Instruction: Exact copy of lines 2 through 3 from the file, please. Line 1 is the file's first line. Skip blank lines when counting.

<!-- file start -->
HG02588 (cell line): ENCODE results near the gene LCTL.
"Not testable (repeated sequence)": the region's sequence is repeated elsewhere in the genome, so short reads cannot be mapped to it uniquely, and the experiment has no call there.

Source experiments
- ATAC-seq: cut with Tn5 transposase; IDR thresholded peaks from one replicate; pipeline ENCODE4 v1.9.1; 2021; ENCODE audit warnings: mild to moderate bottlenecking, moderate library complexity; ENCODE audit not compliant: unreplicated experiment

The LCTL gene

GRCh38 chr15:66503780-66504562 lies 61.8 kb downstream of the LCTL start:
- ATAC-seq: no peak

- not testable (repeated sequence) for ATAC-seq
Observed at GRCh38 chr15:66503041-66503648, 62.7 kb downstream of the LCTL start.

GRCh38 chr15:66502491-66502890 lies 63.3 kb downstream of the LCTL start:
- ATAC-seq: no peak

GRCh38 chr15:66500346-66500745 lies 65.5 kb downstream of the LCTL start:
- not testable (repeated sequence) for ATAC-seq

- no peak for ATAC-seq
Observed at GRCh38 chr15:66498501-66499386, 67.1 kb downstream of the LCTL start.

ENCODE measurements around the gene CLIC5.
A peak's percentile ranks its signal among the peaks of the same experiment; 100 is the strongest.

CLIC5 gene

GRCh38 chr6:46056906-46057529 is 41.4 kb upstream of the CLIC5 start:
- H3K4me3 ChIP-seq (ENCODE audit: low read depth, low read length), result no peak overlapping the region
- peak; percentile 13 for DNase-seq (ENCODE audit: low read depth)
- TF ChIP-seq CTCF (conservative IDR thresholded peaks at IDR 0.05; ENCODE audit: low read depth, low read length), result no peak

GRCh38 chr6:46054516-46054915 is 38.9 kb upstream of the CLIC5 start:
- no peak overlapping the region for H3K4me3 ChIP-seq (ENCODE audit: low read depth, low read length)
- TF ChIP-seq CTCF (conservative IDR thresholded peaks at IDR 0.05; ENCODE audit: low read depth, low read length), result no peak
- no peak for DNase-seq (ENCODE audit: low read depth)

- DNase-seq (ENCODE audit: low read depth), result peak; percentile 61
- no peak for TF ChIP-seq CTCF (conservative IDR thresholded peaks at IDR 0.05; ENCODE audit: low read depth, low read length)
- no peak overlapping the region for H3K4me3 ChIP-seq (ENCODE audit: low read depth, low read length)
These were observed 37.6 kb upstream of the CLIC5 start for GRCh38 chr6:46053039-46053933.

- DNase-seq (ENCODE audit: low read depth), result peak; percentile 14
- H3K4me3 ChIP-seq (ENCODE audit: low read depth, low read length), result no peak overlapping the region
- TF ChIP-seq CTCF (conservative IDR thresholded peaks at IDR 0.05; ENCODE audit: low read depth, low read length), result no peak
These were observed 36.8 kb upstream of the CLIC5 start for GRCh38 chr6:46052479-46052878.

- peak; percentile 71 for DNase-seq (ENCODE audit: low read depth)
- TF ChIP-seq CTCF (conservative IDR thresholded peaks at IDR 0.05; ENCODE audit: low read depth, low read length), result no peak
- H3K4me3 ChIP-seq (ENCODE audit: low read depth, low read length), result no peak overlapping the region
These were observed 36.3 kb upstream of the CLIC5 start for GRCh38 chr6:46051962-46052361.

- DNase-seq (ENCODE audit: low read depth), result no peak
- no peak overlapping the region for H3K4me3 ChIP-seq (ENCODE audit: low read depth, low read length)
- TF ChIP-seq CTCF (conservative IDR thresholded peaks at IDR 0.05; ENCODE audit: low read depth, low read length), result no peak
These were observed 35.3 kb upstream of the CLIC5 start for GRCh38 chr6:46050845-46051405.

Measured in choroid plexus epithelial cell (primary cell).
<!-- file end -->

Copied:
"Not testable (repeated sequence)": the region's sequence is repeated elsewhere in the genome, so short reads cannot be mapped to it uniquely, and the experiment has no call there.

Source experiments